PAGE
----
Two-time US Open champion Brooks Koepka took aim at his third major victory as leaders prepared to tee off in Sunday's final round of the 100th PGA Championship.
But other six major winners, including 14-time major champion Tiger Woods, were lurking within four strokes as an afternoon back-nine shootout was set to unfold at Bellerive Country Club.
"Everyone is going to have to shoot low rounds," Woods said. "It's soft. It's gettable and you can't just go out there and make a bunch of pars. You're going to have to make some birdies."
Fourth-ranked Koepka, who matched the tournament record with a seven-under 63 on Friday, fired a 66 Saturday to lead on 12-under 198 after 54 holes, two strokes ahead of Australia's Adam Scott, the 2013 Masters champion.
It's the first time the 28-year-old American has led a major alone entering the final round. Twice in that situation in PGA Tour events, Koepka did not come out the winner, but he is confident entering Sunday's showdown.
"I'm just focused on me. I feel like, if I do what I'm supposed to, I should win the golf tournament," Koepka said.
"I feel like I'm extremely confident. I like the way I'm hitting the ball."
Koepka became the first golfer since Curtis Strange in 1989 to win consecutive US Open crowns in June when he defended the title at Shinnecock.
Woods, in the eighth month of his comeback from spinal fusion surgery after years of back injuries, was in a pack four strokes adrift.
Others in that group included 2009 British Open winner Stewart Cink, 2015 PGA Championship winner Jason Day of Australia, second-ranked defending champion Justin Thomas, 2011 Masters winner Charl Schwartzel of South Africa and Ireland's Shane Lowry.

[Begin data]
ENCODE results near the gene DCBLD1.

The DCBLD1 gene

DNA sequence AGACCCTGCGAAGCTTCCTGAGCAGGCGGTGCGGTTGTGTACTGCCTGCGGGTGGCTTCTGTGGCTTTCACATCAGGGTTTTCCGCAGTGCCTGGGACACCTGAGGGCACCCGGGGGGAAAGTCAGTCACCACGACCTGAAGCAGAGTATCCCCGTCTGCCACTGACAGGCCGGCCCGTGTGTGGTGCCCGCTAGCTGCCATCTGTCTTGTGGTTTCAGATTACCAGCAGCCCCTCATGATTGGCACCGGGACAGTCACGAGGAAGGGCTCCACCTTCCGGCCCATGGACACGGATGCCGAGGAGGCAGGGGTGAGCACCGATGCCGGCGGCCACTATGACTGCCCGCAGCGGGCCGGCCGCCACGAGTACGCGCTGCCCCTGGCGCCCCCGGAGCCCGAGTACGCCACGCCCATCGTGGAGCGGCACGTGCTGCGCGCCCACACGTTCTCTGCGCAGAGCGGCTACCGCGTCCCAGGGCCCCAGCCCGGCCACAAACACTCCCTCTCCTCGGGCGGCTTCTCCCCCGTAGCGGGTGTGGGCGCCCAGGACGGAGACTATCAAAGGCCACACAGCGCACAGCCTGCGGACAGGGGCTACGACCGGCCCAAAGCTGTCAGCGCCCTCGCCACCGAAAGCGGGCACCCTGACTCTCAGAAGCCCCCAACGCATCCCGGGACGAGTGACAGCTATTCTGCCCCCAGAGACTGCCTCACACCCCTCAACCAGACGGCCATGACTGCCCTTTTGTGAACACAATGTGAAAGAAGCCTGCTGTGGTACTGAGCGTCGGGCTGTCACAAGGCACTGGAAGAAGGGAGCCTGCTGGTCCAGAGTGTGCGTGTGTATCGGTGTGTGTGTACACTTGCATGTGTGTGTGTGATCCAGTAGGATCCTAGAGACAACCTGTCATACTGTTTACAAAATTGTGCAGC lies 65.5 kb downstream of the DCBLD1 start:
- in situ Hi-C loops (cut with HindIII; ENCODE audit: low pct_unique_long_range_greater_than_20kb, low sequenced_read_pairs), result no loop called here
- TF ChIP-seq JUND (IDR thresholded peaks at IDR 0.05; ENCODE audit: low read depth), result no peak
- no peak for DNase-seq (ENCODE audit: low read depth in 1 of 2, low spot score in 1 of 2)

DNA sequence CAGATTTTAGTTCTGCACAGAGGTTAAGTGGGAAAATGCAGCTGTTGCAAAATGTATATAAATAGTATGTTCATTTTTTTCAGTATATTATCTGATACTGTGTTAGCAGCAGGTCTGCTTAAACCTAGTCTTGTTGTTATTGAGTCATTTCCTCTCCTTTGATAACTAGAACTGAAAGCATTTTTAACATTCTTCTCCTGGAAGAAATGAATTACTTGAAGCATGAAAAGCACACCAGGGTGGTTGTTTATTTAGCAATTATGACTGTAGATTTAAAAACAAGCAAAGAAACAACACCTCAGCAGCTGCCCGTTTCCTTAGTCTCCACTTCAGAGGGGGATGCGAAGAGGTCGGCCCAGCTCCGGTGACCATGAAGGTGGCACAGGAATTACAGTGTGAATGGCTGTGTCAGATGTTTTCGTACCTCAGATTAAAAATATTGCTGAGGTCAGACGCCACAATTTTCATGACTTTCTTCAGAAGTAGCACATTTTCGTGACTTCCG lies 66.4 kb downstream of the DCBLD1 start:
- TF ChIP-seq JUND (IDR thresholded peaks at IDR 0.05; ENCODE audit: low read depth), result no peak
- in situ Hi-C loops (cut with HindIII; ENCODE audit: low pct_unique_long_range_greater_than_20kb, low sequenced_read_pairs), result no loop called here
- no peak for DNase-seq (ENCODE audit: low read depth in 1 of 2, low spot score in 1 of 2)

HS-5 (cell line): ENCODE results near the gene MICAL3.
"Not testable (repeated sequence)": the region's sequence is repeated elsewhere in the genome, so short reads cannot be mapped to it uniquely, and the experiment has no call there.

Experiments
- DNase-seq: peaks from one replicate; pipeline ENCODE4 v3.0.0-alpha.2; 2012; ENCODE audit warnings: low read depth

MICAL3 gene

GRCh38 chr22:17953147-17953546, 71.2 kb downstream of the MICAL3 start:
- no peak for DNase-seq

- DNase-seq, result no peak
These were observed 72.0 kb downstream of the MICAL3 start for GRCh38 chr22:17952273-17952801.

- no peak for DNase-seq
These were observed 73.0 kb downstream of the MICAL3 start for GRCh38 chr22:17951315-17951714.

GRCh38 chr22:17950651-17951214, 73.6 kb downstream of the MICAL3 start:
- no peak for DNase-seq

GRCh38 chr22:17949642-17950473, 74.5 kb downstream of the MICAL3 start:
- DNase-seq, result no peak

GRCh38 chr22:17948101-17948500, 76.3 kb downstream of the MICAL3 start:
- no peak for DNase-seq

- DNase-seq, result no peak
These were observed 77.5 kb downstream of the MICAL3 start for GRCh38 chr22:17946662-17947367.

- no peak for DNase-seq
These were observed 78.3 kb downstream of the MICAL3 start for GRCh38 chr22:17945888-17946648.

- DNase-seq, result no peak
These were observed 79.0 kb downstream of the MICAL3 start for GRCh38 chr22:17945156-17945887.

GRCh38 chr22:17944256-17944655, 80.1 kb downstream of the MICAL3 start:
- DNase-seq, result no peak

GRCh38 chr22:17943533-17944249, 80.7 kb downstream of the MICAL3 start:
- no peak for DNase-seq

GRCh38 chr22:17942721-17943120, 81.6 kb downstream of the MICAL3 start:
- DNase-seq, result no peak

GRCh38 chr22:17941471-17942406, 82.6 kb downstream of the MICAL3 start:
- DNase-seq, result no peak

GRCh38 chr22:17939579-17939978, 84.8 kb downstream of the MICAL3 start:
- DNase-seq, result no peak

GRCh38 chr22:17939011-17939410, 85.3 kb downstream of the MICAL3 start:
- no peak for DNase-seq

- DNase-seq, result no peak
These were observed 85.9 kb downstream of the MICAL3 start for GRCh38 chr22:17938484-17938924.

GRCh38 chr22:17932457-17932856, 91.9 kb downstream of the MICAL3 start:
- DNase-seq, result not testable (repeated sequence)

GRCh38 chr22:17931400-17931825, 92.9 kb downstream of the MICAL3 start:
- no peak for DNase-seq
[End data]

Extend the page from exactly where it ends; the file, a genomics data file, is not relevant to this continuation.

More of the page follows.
- 'Star power' -
"There's a lot of star power, and it should be. It's a major championship," Koepka said. "You should see the best players in the world come to the top. And that's what you have, and that's what's going to make this event very exciting."
Woods has not won a major title since the 2008 US Open and has not won any event in five years, but the 42-year-old American excited huge crowds Saturday with five birdies in the first eight holes.
"I've got to shoot a low round," Woods said. "And hopefully it will be enough."
A trio of players seeking a first major title shared third on 201, including Americans Rickie Fowler and Gary Woodland and Spaniard Jon Rahm.
Scott and Day have special inspiration this week after the death of Jarrod Lyle, the Aussie golfer who died Wednesday of leukemia at age 36. He had battled cancer for years, twice having thought it was gone only for it to return.
"It would be more than twice the thrill for me," Scott said of winning in tribute to Lyle. "But I think no matter who wins, if that person has met Jarrod Lyle, then they will have felt something with him passing this week.
"I think that a part of everyone is playing for Jarrod out here this week."
Three-time major winner Jordan Spieth, needing only the PGA to complete a career Grand Slam, shared 28th on 206 and appeared unlikely to make a charge at history in the final round.
Brooks Koepka is looking for a second major title of the year after winning at June's US Open